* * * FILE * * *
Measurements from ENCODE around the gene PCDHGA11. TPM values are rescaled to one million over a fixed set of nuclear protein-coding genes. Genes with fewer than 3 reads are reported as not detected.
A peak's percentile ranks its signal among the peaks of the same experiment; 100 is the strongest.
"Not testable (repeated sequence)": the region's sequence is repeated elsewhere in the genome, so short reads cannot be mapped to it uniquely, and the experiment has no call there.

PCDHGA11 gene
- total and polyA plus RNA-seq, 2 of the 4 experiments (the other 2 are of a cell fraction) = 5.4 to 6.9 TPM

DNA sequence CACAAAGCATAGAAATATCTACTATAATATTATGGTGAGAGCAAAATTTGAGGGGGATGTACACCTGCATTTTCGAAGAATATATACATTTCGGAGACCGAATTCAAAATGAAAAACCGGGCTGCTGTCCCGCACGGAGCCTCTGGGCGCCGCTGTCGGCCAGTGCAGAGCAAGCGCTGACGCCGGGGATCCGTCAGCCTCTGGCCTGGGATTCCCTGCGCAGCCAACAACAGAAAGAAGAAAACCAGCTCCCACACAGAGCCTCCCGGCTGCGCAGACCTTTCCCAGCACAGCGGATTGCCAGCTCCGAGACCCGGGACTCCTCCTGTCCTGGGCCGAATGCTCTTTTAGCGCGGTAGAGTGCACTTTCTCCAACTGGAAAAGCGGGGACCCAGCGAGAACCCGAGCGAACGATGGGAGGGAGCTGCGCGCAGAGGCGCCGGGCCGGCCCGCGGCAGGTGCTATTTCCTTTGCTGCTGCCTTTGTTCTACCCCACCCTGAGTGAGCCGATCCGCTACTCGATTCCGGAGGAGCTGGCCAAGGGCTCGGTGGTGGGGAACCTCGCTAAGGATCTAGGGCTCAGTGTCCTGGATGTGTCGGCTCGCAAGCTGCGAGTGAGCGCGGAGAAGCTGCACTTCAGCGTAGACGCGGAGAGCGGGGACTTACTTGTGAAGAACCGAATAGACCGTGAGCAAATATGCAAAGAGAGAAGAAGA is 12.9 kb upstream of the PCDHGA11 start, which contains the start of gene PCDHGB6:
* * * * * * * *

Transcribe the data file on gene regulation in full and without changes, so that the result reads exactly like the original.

Measurements from ENCODE around the gene PCDHGA11. TPM values are rescaled to one million over a fixed set of nuclear protein-coding genes. Genes with fewer than 3 reads are reported as not detected.
A peak's percentile ranks its signal among the peaks of the same experiment; 100 is the strongest.
"Not testable (repeated sequence)": the region's sequence is repeated elsewhere in the genome, so short reads cannot be mapped to it uniquely, and the experiment has no call there.

PCDHGA11 gene
- total and polyA plus RNA-seq, 2 of the 4 experiments (the other 2 are of a cell fraction) = 5.4 to 6.9 TPM

DNA sequence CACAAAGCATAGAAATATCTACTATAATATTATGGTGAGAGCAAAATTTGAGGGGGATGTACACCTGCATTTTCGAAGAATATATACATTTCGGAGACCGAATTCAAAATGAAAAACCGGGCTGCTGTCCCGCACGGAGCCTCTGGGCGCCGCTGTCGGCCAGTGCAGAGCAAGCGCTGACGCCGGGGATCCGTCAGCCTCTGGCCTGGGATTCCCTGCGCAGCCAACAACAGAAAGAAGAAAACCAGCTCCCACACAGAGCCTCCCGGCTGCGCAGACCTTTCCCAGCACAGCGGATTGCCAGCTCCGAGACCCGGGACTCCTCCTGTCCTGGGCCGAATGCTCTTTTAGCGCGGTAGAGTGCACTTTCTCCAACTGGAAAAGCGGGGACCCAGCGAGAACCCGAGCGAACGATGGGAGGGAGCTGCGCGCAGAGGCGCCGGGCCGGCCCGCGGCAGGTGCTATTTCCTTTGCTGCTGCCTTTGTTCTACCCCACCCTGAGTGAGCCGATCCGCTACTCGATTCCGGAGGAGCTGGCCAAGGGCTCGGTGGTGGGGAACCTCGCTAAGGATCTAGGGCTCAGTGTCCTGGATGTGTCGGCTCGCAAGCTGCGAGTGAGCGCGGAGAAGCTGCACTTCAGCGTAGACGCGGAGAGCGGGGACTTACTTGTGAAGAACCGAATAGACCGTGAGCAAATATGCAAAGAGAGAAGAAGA is 12.9 kb upstream of the PCDHGA11 start, which contains the start of gene PCDHGB6: